Get Out of the Lab!

Dr. Richard Behringer, Department of Genetics
G&D 2011 Newsletter

Graduate students probably think that their mentors want them in the lab 24/7, slaving at the bench, generating data. Unrealistic, but this is probably your mentor’s fantasy of how their lab should operate. While an unrealistic fantasy, it is very true that to be successful as a research scientist, a student must put in long hours of training in the lab. However, as the old saying goes, all work and no play makes Jack a dull boy. Students who are only doing research in the lab are missing out on a very important aspect of their training, namely interactions with other scientists, exchanging ideas and information, and receiving feedback. Science is a very social enterprise. What are the avenues for obtaining this important aspect of your training outside of the lab?

Present at Meetings

You should present your results as a poster or short platform talk at a local, national, or international research conference perhaps once a year. Prominent research meetings include Gordon Conferences, FASEB Meetings, Keystone Symposia, and professional society meetings (e.g. American Society for Cell Biology, American Association for Cancer Research, etc.). In addition to poster sessions, many meetings choose short platform talks from the abstracts. You might be chosen! It’s a great opportunity for other scientists to meet you. These research conferences facilitate meeting scientists in your field, hearing about current unpublished results and letting people know about your results. It’s a great opportunity for feedback on your research. In addition, many conferences have technical workshops or satellite symposia on a focused topic attached to the primary conference that you can also attend.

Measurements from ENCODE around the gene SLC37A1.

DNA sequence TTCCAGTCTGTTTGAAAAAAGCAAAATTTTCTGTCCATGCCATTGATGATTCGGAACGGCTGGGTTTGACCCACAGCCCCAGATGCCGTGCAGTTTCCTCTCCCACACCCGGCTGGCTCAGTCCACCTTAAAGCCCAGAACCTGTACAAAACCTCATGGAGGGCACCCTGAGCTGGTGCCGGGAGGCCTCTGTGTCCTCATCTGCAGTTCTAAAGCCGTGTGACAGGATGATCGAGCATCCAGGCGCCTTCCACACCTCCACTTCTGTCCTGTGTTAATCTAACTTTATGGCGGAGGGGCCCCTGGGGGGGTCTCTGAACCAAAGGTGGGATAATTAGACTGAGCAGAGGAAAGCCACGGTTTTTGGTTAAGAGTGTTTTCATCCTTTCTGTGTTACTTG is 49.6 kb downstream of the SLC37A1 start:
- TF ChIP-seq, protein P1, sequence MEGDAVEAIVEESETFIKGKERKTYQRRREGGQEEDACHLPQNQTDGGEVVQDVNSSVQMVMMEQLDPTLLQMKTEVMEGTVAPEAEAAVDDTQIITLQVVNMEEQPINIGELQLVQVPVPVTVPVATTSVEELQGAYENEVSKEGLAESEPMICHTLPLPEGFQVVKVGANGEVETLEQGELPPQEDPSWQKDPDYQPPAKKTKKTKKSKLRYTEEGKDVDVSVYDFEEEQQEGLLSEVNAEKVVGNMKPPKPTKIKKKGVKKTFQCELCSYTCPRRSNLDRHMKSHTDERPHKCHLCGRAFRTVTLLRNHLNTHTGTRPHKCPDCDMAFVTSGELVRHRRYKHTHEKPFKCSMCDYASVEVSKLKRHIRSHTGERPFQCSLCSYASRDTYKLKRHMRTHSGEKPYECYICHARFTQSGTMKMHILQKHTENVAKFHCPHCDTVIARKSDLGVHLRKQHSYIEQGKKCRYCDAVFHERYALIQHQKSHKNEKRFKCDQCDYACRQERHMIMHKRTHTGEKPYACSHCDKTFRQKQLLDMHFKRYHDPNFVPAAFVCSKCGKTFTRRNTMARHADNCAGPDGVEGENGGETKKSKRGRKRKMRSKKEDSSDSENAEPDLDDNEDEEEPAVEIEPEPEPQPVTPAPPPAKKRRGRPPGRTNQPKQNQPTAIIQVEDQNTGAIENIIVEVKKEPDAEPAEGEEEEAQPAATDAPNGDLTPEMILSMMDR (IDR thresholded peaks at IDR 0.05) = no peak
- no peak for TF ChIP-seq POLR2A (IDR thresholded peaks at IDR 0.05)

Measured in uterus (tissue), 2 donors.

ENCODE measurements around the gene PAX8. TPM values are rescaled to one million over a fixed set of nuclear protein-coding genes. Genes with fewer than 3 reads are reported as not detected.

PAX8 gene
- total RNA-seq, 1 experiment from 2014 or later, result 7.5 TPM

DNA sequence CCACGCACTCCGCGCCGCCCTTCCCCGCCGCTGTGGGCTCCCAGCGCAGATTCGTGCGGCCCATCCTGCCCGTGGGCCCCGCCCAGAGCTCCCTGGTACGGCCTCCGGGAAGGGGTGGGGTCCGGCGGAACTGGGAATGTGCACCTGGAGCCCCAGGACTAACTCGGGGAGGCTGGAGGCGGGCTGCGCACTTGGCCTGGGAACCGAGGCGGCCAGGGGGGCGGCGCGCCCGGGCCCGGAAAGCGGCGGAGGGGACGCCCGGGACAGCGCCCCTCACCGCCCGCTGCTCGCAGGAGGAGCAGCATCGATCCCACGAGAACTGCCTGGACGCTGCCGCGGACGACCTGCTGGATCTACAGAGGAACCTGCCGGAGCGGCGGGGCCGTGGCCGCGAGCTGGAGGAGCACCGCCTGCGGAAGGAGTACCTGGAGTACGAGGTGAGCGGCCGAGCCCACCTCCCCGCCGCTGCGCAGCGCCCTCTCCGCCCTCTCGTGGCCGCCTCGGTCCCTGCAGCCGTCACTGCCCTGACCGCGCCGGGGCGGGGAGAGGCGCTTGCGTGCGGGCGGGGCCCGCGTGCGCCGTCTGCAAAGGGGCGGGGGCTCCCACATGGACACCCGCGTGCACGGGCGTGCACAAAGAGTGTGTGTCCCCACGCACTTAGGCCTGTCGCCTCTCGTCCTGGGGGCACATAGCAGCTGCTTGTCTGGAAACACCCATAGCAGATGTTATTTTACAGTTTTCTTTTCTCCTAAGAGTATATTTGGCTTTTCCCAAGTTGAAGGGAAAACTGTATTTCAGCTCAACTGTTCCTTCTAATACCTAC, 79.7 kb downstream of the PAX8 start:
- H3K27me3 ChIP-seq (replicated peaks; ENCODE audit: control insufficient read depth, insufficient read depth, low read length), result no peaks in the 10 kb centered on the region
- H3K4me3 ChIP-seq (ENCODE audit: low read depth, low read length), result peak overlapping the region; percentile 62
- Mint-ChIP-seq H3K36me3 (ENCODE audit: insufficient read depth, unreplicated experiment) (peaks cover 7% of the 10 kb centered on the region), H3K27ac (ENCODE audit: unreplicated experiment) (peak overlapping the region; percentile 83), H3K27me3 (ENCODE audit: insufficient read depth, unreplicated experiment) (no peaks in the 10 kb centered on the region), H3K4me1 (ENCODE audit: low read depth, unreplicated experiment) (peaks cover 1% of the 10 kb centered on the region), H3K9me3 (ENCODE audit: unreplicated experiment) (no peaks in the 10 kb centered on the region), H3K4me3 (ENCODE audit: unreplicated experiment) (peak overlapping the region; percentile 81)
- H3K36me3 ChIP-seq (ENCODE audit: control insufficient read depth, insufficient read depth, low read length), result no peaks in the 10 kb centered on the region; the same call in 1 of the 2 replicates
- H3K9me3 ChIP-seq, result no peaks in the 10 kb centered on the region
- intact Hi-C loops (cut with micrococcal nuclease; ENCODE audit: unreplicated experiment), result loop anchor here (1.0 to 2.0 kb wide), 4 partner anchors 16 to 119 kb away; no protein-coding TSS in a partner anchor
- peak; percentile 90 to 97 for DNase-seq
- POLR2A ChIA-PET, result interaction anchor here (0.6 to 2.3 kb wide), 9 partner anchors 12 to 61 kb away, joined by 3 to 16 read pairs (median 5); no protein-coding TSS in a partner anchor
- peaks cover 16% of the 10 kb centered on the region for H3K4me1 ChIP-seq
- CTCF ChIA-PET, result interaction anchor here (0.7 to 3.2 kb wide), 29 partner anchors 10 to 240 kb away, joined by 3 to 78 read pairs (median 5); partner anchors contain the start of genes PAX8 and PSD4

“I am back from CSH. It was awesome!”

Aundrietta Duncan (Barton lab) after taking the Eukaryotic Gene Expression course 
at Cold Spring Harbor Lab last year.


Attend Courses

Attending a course on a specialized topic at one of the prominent laboratories in America or elsewhere can be career changing. You will meet graduate students, postdocs, and PIs from around the world and many times make lifelong friendships. In addition, these courses usually have very prominent scientists as guest speakers. The typically informal atmosphere of these courses facilitates learning and interactions. These courses provide you with protected time to fully concentrate on learning new techniques, information, and ideas. After these courses you will be energized to apply what you have learned to your own research back home. Some courses are less than a week-long, others can be many weeks. You might say: I can’t afford to be away from the lab and my family for so long. If you do the math, the time you spend away from the lab learning in a course compared to your total time in graduate school is less than 1%. The dividends earned from these courses will surely compensate for any time away from the bench. Time away from family can be tough but the investment in your career will benefit your family in the long run, compensating for a few weeks of inconvenience. So actively think about your research career beyond the bench and get out of the lab, at least once in a while.


Dr. Behringer is a former course director at Cold Spring Harbor Laboratory (Molecular Embryology of the Mouse) and is a current course director at Marine Biological Laboratory (Embryology: Concepts and Techniques in Modern Developmental Biology).


Some Course Offerings

Cold Spring Harbor Laboratory, NY


Marine Biological Laboratory, MA


European Molecular Biology Laboratory, Heidelberg


Jackson Laboratory, ME


These specialized courses are announced through professional societies and journals. Many times fellowships are available from these courses to support your participation.

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